If you are self-employed or have rental property, it is important to know that there can be a significant delay before the court appoints a personal representative who has the authority to care for your business or rental property in your absence. Essentially, without planning, there will be a period of time when your rental property and/or business has to run itself.

You or a Loved One Are Terminally Ill or Have Declining Health

If you become terminally ill or incapacitated, you likely will not be able to make decisions for yourself unless you plan ahead. If you have not determined who can make decisions for you, decided what decisions they can make for you, and when they can make the decisions for you, you are again relying on the court to make those choices for you – and they may not make the decisions you’d want.

You Have Not Considered Tax Matters in Your Estate Planning

The amount you can inherit free of taxes is $11.4 million for 2019. Retirement accounts (IRAs, 401(k)s, etc.) are rarely coordinated with estate plans, which could result in significant tax problems. Therefore, it is imperative that a plan is created to ensure that tax benefits are not wasted. We can help you maximize your estate tax savings — let us guide you on the path toward preserving your family’s future.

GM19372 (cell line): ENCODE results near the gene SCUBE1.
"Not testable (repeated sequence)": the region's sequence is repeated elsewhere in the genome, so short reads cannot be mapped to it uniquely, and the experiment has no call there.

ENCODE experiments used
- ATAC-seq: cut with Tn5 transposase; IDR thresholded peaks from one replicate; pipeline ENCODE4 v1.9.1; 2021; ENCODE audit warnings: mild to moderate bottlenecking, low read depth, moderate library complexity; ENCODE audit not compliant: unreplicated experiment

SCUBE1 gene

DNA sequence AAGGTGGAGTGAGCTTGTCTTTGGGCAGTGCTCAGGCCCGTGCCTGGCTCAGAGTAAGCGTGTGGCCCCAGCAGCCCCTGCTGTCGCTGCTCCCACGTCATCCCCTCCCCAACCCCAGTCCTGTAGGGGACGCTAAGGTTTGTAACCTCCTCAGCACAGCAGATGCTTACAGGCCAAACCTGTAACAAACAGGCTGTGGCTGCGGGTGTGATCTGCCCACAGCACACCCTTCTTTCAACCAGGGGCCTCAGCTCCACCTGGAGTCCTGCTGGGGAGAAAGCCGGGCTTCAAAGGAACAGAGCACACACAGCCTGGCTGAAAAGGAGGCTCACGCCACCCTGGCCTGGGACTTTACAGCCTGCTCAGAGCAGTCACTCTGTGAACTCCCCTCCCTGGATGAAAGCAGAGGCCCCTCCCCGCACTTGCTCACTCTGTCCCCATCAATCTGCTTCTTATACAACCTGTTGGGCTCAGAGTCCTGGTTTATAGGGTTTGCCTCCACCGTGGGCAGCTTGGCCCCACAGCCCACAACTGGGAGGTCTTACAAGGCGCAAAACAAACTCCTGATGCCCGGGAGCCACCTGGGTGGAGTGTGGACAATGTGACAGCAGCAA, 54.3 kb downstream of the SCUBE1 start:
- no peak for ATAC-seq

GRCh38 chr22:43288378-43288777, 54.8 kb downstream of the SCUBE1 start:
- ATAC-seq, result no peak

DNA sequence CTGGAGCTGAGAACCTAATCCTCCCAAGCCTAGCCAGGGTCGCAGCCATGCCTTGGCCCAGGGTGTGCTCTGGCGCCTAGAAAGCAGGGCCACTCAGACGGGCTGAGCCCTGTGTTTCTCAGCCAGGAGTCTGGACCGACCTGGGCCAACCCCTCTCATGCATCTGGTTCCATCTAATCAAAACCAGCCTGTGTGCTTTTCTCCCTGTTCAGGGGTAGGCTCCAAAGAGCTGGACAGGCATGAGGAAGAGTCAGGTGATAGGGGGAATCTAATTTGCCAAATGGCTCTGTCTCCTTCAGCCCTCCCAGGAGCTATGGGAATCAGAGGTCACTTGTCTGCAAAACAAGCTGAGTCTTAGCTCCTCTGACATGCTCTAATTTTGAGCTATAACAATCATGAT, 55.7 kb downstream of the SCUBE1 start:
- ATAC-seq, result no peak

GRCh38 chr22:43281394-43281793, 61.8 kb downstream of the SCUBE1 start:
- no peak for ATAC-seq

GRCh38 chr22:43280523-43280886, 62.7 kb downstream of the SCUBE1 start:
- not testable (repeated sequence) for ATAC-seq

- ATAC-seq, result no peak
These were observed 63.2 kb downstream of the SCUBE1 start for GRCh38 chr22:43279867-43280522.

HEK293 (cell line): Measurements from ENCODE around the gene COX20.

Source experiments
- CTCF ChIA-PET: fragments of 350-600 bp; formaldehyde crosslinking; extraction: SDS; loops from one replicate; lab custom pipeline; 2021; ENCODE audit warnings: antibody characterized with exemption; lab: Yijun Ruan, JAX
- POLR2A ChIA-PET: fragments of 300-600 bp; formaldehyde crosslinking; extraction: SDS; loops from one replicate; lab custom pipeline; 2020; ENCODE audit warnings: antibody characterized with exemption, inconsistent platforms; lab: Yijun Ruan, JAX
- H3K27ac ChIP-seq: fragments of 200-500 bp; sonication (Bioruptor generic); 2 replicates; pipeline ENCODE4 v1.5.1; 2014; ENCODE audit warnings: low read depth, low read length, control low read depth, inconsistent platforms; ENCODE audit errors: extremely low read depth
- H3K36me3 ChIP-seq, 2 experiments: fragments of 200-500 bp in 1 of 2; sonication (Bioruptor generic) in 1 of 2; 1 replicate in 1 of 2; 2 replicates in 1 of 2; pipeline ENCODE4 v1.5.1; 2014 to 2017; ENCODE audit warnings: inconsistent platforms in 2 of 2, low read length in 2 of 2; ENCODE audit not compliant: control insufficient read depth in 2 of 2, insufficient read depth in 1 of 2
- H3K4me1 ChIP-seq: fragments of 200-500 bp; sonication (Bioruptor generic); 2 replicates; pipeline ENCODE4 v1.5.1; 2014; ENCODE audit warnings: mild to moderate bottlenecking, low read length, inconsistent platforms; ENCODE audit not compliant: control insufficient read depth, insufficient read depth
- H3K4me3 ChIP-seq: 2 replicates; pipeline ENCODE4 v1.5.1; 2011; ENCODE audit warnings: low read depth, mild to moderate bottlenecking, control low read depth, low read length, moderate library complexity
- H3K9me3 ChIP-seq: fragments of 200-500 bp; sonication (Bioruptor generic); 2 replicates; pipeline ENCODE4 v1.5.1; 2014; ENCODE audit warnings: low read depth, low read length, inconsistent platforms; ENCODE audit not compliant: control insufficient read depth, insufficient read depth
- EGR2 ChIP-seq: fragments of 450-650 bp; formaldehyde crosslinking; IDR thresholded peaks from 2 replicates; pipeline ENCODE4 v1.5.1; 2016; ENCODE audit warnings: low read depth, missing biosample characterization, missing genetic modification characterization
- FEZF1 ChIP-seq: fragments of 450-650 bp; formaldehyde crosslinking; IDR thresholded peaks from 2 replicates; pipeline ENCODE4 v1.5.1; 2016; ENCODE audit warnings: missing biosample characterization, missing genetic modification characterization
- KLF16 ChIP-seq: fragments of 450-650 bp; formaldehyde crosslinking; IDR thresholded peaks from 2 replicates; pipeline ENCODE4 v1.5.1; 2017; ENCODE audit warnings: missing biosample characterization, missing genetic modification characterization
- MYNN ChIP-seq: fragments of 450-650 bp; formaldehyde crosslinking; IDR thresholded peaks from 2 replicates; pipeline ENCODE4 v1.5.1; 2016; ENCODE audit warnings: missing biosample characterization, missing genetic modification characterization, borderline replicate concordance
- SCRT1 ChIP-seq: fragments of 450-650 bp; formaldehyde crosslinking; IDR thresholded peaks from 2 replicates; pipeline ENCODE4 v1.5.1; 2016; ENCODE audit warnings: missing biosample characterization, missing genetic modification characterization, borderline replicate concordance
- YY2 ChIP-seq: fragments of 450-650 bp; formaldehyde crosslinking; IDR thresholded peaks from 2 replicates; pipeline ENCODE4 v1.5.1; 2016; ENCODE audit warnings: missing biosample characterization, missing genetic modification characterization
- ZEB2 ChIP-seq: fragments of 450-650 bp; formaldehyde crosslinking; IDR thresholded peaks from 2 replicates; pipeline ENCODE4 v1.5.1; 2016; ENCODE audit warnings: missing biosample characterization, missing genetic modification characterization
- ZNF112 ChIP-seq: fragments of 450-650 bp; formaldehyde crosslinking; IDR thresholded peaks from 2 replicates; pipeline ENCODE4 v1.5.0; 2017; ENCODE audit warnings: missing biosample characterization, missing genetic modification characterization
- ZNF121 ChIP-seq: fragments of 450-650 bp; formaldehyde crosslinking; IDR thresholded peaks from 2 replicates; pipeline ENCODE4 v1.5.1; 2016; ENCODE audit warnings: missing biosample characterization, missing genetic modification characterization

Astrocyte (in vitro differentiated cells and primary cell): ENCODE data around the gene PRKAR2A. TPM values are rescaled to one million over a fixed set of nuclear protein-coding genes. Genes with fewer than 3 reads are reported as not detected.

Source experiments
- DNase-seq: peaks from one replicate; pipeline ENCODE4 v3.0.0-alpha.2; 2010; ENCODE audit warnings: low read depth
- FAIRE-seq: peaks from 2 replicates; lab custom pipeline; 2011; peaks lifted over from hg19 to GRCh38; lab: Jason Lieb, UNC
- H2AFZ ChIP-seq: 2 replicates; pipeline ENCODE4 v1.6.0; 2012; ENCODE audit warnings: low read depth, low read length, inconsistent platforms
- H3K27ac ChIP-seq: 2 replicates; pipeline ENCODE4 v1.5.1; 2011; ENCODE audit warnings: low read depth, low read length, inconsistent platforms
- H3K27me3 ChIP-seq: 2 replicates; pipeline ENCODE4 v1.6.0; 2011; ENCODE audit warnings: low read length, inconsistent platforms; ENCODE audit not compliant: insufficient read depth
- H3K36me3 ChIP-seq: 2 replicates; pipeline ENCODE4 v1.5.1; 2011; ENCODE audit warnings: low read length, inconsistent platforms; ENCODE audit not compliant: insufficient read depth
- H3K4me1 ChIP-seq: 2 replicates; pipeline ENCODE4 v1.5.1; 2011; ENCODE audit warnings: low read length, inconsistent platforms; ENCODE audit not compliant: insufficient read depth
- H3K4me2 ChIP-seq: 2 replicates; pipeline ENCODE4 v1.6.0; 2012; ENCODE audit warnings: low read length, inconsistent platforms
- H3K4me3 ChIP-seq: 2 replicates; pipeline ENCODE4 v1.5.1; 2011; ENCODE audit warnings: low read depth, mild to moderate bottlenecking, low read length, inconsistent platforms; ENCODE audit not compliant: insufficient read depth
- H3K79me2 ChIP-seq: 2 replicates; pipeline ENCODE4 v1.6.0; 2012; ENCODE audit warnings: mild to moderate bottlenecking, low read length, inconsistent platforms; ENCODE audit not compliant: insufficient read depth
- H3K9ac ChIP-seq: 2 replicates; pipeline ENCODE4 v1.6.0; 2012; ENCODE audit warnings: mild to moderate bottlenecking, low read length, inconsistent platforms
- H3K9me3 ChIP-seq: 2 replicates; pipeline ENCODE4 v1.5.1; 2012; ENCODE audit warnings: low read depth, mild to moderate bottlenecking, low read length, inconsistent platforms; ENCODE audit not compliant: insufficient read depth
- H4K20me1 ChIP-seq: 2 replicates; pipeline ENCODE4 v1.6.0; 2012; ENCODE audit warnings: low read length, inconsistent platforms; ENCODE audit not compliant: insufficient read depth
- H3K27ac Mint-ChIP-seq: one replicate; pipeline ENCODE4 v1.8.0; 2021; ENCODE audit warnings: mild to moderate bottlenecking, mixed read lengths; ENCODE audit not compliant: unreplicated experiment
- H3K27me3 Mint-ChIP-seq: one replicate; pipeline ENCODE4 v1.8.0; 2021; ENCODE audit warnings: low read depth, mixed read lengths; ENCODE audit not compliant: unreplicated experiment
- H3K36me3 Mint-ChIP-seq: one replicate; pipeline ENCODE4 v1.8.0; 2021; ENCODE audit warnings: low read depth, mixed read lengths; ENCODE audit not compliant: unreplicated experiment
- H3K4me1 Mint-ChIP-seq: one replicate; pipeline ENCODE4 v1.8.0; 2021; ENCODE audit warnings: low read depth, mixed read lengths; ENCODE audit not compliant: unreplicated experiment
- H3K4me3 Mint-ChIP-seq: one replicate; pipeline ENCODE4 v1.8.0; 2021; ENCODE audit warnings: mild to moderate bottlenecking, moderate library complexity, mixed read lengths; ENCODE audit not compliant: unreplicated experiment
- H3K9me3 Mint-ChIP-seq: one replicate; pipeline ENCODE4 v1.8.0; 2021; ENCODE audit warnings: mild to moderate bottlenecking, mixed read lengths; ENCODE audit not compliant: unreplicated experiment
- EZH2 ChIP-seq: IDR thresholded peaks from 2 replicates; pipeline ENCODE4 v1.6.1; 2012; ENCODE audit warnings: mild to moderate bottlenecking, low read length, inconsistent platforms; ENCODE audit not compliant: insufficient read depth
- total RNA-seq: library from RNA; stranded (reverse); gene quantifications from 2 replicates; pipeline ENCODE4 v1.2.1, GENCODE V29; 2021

You Own Joint Tenancy Property

Many problems can arise with property ownership in joint tenancy. The property may become part of a court process if one joint owner becomes mentally disabled. You may not be able to sell, transfer, or rent the property. Anyone who ends up with the property after the second-to-last joint owner passes away can face huge tax liabilities. Joint tenancy may expose joint property to unintended creditors. Joint ownership may also cause a will to fail in its distribution.

Do you have questions about the estate planning process? Seek guidance from our Colorado Springs estate planning attorneys at the Law Office of Greg Quimby, P.C. Contact us now.